Howard's Workable Growth Plan

December 05, 1991

After a year of dickering, a Howard County task force finally has come up with a workable scheme to handle development near crowded roads and schools. The proposal, a compromise reached by builders and slow-growth advocates, links housing projects to the availability of classroom space and new roads. A developer desiring to build near a crowded school would have to wait until there was space to accommodate new students. A similar methodology would apply to roads. Developers also would pay a tax -- about $2,800 for each single family home. This would go into a special transportation fund matched 2-1 by the county.

In essence, the task force's plan recasts a tougher, highly controversial measure advanced by former County Executive Elizabeth Bobo that would have obligated builders to carry a much larger chunk of infrastructure costs. Among other things, it would have required developers building in overburdened areas to provide school sites and to improve road conditions -- regardless of the impact of their proposed projects.

The new proposal attempts to avoid the more objectionable facets of that earlier plan -- the perception that the county was abdicating its duty to build new roads and schools and the tTC notion that new builders were being unfairly penalized for previous lax policies. Yet the proposal is already running into opposition from forces championing affordable housing and mass transit. Backers of inexpensive housing fear the building tax will be passed on to homebuyers in a market already skewed toward high-priced homes. County Council President Vernon Gray wants to see money from the building tax applied to mass transit initiatives.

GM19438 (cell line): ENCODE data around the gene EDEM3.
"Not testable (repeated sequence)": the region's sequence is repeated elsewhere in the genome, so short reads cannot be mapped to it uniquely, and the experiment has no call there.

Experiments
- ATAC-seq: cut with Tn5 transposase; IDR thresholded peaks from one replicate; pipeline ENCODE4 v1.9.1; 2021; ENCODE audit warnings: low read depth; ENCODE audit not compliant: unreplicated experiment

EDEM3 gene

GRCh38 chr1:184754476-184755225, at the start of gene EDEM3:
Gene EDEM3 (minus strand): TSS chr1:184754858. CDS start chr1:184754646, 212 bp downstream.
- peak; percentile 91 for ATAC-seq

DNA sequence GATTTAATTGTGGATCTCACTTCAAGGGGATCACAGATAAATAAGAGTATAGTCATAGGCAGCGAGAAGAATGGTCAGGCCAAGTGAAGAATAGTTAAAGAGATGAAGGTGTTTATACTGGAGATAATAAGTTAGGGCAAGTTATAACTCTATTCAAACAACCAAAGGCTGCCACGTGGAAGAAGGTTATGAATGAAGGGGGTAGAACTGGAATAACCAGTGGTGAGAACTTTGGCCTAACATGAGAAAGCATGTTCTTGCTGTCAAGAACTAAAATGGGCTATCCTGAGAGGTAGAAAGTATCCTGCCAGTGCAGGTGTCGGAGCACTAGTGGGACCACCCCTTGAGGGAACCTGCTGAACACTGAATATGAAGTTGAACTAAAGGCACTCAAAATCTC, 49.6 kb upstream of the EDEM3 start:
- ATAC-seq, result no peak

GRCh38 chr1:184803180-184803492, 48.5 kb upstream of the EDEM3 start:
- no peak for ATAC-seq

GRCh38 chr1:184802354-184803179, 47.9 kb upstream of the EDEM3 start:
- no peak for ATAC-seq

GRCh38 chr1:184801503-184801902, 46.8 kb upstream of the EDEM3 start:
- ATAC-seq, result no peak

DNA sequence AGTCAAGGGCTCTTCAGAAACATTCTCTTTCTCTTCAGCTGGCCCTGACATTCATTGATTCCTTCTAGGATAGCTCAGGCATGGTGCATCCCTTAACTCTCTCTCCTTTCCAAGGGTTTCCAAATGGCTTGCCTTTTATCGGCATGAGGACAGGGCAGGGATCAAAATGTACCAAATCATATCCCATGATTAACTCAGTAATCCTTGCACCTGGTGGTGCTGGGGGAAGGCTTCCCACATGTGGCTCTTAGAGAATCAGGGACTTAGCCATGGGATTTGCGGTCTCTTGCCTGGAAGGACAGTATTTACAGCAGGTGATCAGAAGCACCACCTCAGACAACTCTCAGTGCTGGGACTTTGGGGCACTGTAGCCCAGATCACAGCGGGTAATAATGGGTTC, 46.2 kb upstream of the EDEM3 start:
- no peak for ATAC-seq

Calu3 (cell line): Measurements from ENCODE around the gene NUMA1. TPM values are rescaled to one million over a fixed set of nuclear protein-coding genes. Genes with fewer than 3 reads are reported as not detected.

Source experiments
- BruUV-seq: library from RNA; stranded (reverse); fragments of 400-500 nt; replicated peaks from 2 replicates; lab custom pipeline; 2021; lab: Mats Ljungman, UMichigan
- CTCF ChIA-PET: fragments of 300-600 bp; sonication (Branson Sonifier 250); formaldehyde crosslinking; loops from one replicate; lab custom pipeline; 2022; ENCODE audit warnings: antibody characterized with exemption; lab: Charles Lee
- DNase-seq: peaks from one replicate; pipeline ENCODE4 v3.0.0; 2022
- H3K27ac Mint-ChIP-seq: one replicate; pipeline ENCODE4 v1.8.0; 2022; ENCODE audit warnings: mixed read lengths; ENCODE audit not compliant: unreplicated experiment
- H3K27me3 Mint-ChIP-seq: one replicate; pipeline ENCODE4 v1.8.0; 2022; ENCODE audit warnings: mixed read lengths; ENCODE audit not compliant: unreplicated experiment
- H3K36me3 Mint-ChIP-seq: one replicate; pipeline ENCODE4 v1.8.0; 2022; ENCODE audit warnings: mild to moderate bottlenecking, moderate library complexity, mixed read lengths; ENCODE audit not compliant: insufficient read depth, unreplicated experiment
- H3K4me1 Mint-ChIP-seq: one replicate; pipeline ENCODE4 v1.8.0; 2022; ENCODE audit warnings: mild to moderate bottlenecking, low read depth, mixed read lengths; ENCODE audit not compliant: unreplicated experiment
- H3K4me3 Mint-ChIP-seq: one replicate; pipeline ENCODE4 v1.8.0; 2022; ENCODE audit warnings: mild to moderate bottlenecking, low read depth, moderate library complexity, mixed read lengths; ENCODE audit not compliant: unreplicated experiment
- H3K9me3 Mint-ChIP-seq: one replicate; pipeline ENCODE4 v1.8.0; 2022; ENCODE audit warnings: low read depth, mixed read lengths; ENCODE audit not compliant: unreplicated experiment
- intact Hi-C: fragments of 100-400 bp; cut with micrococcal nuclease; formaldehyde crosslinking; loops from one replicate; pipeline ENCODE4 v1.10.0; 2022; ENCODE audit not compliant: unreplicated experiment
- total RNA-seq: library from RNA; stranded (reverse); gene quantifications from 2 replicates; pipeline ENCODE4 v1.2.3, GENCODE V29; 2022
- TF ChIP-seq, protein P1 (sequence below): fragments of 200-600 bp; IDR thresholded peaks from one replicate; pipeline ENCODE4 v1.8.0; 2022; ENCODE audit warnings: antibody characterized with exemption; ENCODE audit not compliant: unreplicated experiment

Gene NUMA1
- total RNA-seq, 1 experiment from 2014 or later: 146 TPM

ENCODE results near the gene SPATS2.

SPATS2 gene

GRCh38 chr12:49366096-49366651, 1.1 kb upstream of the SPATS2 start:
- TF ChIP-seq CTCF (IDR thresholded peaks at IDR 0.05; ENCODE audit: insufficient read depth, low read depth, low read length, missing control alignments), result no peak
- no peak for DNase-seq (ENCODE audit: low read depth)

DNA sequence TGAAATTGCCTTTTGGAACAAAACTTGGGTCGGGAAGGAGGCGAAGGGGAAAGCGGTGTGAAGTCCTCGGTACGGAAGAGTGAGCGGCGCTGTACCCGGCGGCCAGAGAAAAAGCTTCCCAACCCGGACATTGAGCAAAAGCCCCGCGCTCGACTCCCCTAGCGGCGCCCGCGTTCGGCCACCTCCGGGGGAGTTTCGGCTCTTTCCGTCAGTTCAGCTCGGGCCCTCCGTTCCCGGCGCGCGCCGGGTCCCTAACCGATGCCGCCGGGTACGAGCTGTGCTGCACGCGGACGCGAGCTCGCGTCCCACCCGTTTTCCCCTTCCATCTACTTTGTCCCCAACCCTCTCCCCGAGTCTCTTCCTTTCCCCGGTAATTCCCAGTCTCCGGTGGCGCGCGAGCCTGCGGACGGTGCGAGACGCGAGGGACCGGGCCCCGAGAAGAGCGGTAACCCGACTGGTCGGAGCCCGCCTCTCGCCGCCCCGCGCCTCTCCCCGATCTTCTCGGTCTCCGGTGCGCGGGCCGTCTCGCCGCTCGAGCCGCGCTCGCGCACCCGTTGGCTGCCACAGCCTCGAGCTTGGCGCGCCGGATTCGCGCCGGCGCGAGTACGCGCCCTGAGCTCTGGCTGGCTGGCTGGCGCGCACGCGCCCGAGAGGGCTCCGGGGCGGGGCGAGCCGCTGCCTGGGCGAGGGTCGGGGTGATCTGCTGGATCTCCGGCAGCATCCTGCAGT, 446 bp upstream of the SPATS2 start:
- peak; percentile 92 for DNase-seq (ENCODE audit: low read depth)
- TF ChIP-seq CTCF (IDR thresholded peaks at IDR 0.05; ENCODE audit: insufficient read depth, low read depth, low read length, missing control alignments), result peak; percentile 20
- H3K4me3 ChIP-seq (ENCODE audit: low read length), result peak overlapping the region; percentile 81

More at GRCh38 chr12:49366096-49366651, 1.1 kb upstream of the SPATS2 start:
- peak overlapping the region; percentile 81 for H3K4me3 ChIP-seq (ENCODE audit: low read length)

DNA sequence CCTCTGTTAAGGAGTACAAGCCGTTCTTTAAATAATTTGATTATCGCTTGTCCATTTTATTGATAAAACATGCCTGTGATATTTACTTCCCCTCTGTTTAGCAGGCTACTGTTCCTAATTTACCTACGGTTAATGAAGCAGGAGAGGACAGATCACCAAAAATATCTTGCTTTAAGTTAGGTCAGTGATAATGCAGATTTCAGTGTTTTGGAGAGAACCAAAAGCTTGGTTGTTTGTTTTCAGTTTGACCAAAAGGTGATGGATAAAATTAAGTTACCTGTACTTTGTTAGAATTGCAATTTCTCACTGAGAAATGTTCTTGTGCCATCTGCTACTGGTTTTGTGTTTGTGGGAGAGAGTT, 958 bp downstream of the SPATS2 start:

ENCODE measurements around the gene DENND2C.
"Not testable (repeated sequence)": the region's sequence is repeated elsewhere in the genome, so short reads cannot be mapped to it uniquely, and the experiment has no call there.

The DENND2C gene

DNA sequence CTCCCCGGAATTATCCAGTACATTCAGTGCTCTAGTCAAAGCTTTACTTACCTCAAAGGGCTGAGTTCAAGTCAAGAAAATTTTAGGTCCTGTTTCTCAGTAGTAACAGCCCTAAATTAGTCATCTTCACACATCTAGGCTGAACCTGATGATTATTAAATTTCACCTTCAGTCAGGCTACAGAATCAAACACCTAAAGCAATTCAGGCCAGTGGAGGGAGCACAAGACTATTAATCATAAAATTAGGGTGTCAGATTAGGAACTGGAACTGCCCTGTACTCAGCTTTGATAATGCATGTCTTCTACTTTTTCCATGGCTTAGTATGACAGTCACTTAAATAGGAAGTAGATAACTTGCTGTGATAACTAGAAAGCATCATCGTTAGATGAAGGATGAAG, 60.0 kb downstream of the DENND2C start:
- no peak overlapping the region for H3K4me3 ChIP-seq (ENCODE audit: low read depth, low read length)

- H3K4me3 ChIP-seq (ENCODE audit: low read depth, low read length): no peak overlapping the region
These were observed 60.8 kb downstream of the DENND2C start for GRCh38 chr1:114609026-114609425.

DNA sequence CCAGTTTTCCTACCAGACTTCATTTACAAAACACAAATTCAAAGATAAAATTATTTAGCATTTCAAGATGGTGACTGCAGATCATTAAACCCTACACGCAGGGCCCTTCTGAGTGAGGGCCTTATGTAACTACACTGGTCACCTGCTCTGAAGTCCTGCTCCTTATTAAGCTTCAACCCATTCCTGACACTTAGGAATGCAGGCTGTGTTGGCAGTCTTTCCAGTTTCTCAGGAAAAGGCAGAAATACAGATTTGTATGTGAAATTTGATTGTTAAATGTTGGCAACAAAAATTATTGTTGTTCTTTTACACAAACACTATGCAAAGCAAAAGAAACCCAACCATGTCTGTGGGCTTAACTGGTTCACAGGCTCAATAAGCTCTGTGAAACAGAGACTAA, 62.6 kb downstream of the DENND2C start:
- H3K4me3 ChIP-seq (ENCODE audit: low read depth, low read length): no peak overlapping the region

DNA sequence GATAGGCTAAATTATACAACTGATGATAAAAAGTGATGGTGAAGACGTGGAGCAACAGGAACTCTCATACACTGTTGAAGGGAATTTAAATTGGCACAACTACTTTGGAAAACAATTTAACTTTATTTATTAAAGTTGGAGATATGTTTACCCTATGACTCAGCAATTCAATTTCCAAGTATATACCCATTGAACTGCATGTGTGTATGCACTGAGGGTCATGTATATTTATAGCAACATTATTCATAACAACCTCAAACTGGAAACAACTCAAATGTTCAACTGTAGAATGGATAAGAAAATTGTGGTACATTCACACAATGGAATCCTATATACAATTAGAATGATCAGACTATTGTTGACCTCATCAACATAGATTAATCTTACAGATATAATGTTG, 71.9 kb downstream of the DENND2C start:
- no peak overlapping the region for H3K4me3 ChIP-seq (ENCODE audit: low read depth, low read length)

Still, the task force has come up with a plan worthy of approval. Despite his concerns about mass transit, Mr. Gray supports the plan's passage "with minor adjustments," provided the coalition of diverse groups represented in its drafting remains intact. We agree. Over the next week or so, residents, businesses and others will get the chance to voice their concerns.

It would be a shame to see this plan shelved. The task force -- a dozen individuals representing the diverse players in the growth wars -- has spent a year debating the concerns of their constituencies. The result is a considered, thoughtful solution that could work given a chance. Task force Chairman James H. Eacker noted that the plan depended on "enormous concessions from everybody." Its approval will demand no less.

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